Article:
Plot: Eight years after the events of The Dark Knight, the terrorist leader Bane arrives in Gotham City, pushing it and its police force to their limits, forcing its former hero Batman to resurface after taking the fall for Harvey Dent's crimes.
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US Box Office: $448,139,099 World Box Office: $1,081,041,287 Opening Weekend: $160,887,295
The Dark Knight Rises Movie Review
Article: In case you’d forgotten — and the summer of 2012 has given us much to forget — this is what a superhero movie is supposed to look like.
With “The Dark Knight Rises,” Christopher Nolan brings his Batman trilogy to a close with a majestic, almost completely satisfying crash. Everything feels epic about the film: the characters, the effects, the emotional stakes — even the missteps (and there are more than a few). Because this director puts an individualist’s stamp on all his movies, from “Memento” to “Inception” to the two films preceding this one, “Batman Begins” (2005) and “The Dark Knight” (2008), he’s that very rare creature, a blockbuster auteur. “The Dark Knight Rises” feels personal, and that’s what separates it from dully efficient corporate products like “The Avengers” and cynical retreads like “The Amazing Spider-Man.” Nolan’s a Wagner for the multiplex, fashioning his operatic eccentricities on the grandest possible scale.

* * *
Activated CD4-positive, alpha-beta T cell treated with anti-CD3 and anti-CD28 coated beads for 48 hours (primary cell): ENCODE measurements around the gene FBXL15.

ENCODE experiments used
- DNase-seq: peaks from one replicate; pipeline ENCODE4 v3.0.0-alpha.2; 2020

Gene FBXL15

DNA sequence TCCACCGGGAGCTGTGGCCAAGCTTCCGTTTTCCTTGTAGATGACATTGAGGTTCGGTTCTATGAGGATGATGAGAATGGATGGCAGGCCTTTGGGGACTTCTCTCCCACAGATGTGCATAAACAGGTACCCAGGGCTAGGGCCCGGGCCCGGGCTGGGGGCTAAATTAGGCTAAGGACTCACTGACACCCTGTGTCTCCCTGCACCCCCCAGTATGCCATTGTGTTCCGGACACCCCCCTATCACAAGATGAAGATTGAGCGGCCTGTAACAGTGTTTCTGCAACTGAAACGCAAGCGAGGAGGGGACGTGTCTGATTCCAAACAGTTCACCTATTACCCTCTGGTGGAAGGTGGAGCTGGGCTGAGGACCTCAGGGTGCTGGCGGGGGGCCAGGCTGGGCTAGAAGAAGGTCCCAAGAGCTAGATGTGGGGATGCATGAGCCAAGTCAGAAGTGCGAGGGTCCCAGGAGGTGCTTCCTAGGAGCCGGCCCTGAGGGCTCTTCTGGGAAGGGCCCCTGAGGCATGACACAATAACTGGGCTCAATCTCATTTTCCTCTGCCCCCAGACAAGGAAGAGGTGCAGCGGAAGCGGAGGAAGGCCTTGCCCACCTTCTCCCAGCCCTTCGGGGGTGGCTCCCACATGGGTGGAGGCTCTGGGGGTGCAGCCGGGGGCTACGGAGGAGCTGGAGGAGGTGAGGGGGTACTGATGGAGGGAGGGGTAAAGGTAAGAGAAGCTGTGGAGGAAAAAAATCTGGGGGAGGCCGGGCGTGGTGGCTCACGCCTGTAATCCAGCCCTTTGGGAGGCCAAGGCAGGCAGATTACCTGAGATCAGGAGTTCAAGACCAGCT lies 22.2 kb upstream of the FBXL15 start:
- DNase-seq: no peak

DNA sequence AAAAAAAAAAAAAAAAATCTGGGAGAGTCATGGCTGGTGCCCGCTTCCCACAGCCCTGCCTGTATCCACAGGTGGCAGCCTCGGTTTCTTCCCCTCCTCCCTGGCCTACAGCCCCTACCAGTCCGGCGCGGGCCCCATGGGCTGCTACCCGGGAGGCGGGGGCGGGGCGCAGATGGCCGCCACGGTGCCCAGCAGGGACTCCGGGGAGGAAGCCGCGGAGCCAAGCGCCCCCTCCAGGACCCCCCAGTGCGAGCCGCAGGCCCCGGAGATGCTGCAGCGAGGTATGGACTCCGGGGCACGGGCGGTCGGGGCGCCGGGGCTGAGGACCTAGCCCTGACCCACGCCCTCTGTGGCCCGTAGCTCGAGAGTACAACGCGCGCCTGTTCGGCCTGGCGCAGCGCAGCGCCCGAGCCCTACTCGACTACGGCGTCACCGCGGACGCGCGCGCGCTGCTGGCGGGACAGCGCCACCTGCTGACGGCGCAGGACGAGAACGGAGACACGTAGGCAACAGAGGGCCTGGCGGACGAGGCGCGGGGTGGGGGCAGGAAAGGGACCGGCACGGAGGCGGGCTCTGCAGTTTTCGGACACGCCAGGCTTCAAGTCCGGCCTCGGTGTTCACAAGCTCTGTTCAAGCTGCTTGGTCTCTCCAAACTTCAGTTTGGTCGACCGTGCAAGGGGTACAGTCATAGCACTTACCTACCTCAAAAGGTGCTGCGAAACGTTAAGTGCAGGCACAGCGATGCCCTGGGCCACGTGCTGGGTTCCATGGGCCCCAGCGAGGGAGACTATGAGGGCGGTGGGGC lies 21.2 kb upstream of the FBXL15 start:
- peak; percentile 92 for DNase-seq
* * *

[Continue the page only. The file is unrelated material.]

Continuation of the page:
How eccentric? “Rises” is a superhero movie whose superhero at times seems like a supporting character. It’s eight years after the events of “The Dark Knight” and Bruce Wayne (Christian Bale) has become a Howard Hughes-like recluse, hiding in stately Wayne Manor and tending wounds both physical and psychic. Bale brings the crazy-eyed intensity that makes him so alarmingly enjoyable to watch, but he’s effectively upstaged by the film’s villain, a hulking ogre named Bane who has a praying-mantis mouthguard and a voice on loan from Darth Vader. Through a combination of makeup and sheer will, British actor Tom Hardy disappears far beneath the surface of this character while suggesting hideous depths. “You’re pure evil,” someone gasps at Bane, who thunders back, “I’m necessary evil.”
Bane, whose roots intertwine with Batman’s own and who had a particularly formative upbringing in a desert prison known as The Pit, is leading an army of criminals with intentions that take a while to play out. Above gr